Listed below are some techniques that 1st Grade teachers typically utilize to improve reading:

  • Have your daughter read the title of a book aloud while pointing to the word being read;
  • Take a picture walk.  Before reading a book, look at the pictures or illustrations contained therein and talk about each page before going back to the beginning and reading the words;
  • As you take the picture walk, ask her to find a few “sight” words that you know she knows.  For example, ask her to find the word “the” and make a little frame around the word with her fingers as she comes across it in the text, and;
  • Ask her to point to each word as she reads (Pointing is very important for beginning readers but as children progress, they should refrain from pointing as it slows them down).

Using the advice provided above should help your daughter become a better reader.  While this advice should be helpful, it will not be nearly as effective unless reading is fun for your daughter.  Always remember to back away from “teaching” and to focus more on her enjoyment and pride if you sense your lessons are creating undue stress and making reading a chore instead of a joy.  Most importantly, keep on doing what you are doing, reading with your daughter and encouraging and praising her.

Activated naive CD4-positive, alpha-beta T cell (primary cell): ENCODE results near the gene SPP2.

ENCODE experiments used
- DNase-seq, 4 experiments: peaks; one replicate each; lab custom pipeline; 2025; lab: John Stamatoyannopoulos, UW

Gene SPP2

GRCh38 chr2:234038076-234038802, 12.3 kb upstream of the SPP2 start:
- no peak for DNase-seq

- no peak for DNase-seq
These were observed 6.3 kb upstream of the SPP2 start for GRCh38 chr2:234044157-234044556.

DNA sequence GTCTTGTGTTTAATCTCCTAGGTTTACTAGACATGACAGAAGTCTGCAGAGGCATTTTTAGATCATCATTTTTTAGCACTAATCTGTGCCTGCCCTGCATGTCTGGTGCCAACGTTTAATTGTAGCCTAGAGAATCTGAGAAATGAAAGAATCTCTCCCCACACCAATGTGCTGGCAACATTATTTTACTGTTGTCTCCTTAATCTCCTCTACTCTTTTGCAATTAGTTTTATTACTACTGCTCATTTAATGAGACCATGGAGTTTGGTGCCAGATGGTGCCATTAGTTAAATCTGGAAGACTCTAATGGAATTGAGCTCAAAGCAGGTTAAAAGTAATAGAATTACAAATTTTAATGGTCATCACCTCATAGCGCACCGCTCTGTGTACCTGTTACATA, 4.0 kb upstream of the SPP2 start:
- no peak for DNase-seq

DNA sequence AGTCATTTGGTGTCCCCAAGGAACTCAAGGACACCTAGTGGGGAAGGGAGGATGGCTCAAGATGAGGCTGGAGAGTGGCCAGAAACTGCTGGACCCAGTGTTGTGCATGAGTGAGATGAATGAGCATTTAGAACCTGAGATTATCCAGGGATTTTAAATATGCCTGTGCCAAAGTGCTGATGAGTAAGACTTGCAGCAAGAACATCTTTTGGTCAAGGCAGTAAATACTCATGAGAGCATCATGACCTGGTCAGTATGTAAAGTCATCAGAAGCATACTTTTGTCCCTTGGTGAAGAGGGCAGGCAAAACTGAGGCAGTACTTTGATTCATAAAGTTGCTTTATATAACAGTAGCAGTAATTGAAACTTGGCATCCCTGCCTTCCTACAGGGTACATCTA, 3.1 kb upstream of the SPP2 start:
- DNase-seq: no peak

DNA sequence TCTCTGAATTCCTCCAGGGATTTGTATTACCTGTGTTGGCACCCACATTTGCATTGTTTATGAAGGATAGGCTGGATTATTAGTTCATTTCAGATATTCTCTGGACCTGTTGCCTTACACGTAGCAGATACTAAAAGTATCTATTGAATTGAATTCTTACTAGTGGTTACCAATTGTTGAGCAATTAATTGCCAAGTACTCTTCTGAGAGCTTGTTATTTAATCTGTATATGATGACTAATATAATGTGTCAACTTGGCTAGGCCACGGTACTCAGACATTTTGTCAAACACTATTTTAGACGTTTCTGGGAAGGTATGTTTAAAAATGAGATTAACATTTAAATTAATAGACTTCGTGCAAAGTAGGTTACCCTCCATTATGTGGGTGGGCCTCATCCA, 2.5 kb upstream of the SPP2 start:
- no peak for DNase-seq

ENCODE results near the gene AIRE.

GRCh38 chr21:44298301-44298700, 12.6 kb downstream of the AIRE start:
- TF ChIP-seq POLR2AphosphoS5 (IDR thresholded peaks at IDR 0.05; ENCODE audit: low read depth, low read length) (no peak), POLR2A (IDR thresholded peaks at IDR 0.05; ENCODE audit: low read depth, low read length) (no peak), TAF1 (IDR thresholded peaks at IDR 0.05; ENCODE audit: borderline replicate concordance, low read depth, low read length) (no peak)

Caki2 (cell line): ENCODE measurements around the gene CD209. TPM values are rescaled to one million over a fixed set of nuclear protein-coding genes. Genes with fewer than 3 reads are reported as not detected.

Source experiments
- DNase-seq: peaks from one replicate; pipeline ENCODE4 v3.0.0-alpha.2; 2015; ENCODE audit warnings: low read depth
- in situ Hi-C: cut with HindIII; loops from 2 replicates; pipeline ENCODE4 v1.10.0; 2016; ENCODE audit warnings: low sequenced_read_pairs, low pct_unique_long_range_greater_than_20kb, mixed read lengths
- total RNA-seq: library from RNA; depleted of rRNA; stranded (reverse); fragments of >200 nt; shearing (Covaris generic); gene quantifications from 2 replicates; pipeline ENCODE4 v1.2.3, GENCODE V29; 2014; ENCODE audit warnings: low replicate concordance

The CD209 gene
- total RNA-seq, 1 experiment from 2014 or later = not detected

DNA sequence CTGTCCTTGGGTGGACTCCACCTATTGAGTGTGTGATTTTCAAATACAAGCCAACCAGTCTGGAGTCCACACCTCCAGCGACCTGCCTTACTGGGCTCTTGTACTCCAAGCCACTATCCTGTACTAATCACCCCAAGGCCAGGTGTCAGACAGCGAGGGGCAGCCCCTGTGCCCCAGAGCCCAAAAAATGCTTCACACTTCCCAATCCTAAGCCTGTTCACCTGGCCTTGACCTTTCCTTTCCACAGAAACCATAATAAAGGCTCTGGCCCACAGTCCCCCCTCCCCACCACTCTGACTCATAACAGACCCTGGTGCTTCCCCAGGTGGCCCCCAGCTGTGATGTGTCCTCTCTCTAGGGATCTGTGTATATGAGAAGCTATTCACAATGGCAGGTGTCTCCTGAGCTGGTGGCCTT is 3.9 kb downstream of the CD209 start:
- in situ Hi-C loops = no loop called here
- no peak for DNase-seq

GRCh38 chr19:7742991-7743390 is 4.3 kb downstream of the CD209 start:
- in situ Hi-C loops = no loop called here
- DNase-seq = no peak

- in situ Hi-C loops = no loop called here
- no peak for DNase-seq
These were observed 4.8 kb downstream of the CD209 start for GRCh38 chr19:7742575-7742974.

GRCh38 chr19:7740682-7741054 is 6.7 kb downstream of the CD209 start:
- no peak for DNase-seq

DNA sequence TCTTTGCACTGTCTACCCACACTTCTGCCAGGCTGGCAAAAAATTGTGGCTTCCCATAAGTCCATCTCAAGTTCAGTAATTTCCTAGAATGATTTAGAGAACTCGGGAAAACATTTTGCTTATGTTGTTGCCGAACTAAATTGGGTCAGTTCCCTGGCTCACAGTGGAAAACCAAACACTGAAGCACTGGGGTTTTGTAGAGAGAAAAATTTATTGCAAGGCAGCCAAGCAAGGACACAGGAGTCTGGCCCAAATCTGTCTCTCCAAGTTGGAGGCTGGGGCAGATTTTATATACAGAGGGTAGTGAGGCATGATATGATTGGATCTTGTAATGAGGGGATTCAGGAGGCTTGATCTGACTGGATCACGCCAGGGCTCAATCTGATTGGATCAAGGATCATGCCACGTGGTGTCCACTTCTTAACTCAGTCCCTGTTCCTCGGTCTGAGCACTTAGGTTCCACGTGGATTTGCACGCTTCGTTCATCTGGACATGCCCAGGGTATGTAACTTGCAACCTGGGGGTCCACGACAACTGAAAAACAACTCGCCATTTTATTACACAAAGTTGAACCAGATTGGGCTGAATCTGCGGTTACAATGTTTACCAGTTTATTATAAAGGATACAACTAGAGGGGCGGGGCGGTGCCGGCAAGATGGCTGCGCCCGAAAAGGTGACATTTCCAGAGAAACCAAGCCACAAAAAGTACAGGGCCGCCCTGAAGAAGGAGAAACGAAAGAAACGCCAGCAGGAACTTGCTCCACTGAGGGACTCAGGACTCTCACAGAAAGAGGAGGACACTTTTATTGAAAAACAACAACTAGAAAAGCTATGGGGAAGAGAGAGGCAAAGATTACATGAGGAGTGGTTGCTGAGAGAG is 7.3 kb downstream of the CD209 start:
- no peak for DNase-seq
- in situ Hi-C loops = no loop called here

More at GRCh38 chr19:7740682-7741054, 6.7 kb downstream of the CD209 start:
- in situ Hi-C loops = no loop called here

Maggie Cary, a National Board Certified Teacher has been an educator for over 18 years.  She is certified in Secondary Education and holds a Master’s Degree in Early Childhood Education.  Over the years she has mentored countless teachers and advised hundreds of parents.  Mrs. Cary has taught children from preschool through high school.



2 Responses to “Reading Strategies for Beginning Readers”

  1. Tweets that mention Reading Strategies for Beginning Readers « Literacy Toolbox -- Says:

    […] This post was mentioned on Twitter by Maggie Cary. Maggie Cary said: RT @RileyCarney: RT @linkstoliteracy: Guest Post by @maggiecary on Literacy Toolbox: Reading Strategies for Beginning Readers #literacy […]

  2. Cyrus Howe Says:

    Great advice Maggie. Thanks.

    I think your advice is especially key because beginning readers are not only learning how to connect printed words to the images they represent, but also the words we use in everyday communication (and vice versa). This is why picture books for young children can be so effective.

    (Note… I work for the company I’m about to mention, so take this recommendation with a grain of salt.) We’ve built a service called A Story Before Bed ( which offers parents and their little ones an opportunity to video record themselves reading children’s books online together for free. I think this can be another tool in a parent’s literacy arsenal.

    I’d love to get everyone’s feedback on our service and how it does or doesn’t meet your needs.